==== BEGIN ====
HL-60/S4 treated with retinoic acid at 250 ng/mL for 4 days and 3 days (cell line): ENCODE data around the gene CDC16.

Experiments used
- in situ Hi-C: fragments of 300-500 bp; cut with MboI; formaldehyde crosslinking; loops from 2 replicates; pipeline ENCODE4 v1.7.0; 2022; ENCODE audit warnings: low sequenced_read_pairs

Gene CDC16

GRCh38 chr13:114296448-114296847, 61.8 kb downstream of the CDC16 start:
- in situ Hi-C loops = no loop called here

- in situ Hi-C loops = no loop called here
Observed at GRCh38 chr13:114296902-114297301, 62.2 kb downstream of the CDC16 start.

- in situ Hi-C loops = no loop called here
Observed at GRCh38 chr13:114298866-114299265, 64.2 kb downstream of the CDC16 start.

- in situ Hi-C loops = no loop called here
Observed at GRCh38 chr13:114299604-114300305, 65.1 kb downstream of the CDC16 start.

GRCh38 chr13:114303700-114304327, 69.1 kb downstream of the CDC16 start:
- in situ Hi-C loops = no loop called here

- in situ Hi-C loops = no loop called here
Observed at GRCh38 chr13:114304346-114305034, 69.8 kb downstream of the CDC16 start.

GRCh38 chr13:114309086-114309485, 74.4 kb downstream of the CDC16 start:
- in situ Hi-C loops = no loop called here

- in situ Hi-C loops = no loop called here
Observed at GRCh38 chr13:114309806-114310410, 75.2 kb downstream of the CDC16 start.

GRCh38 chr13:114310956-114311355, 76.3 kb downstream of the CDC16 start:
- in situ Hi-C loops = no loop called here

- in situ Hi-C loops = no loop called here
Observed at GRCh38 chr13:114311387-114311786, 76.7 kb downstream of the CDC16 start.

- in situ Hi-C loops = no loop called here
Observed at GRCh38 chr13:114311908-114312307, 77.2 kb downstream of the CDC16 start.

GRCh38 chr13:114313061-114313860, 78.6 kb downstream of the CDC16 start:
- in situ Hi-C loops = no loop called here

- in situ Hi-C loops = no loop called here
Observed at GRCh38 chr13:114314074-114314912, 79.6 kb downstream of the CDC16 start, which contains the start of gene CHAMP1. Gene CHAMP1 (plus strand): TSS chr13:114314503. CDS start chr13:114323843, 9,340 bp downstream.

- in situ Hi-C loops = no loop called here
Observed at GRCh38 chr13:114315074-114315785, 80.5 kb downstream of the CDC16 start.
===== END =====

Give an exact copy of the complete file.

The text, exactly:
HL-60/S4 treated with retinoic acid at 250 ng/mL for 4 days and 3 days (cell line): ENCODE data around the gene CDC16.

Experiments used
- in situ Hi-C: fragments of 300-500 bp; cut with MboI; formaldehyde crosslinking; loops from 2 replicates; pipeline ENCODE4 v1.7.0; 2022; ENCODE audit warnings: low sequenced_read_pairs

Gene CDC16

GRCh38 chr13:114296448-114296847, 61.8 kb downstream of the CDC16 start:
- in situ Hi-C loops = no loop called here

- in situ Hi-C loops = no loop called here
Observed at GRCh38 chr13:114296902-114297301, 62.2 kb downstream of the CDC16 start.

- in situ Hi-C loops = no loop called here
Observed at GRCh38 chr13:114298866-114299265, 64.2 kb downstream of the CDC16 start.

- in situ Hi-C loops = no loop called here
Observed at GRCh38 chr13:114299604-114300305, 65.1 kb downstream of the CDC16 start.

GRCh38 chr13:114303700-114304327, 69.1 kb downstream of the CDC16 start:
- in situ Hi-C loops = no loop called here

- in situ Hi-C loops = no loop called here
Observed at GRCh38 chr13:114304346-114305034, 69.8 kb downstream of the CDC16 start.

GRCh38 chr13:114309086-114309485, 74.4 kb downstream of the CDC16 start:
- in situ Hi-C loops = no loop called here

- in situ Hi-C loops = no loop called here
Observed at GRCh38 chr13:114309806-114310410, 75.2 kb downstream of the CDC16 start.

GRCh38 chr13:114310956-114311355, 76.3 kb downstream of the CDC16 start:
- in situ Hi-C loops = no loop called here

- in situ Hi-C loops = no loop called here
Observed at GRCh38 chr13:114311387-114311786, 76.7 kb downstream of the CDC16 start.

- in situ Hi-C loops = no loop called here
Observed at GRCh38 chr13:114311908-114312307, 77.2 kb downstream of the CDC16 start.

GRCh38 chr13:114313061-114313860, 78.6 kb downstream of the CDC16 start:
- in situ Hi-C loops = no loop called here

- in situ Hi-C loops = no loop called here
Observed at GRCh38 chr13:114314074-114314912, 79.6 kb downstream of the CDC16 start, which contains the start of gene CHAMP1. Gene CHAMP1 (plus strand): TSS chr13:114314503. CDS start chr13:114323843, 9,340 bp downstream.

- in situ Hi-C loops = no loop called here
Observed at GRCh38 chr13:114315074-114315785, 80.5 kb downstream of the CDC16 start.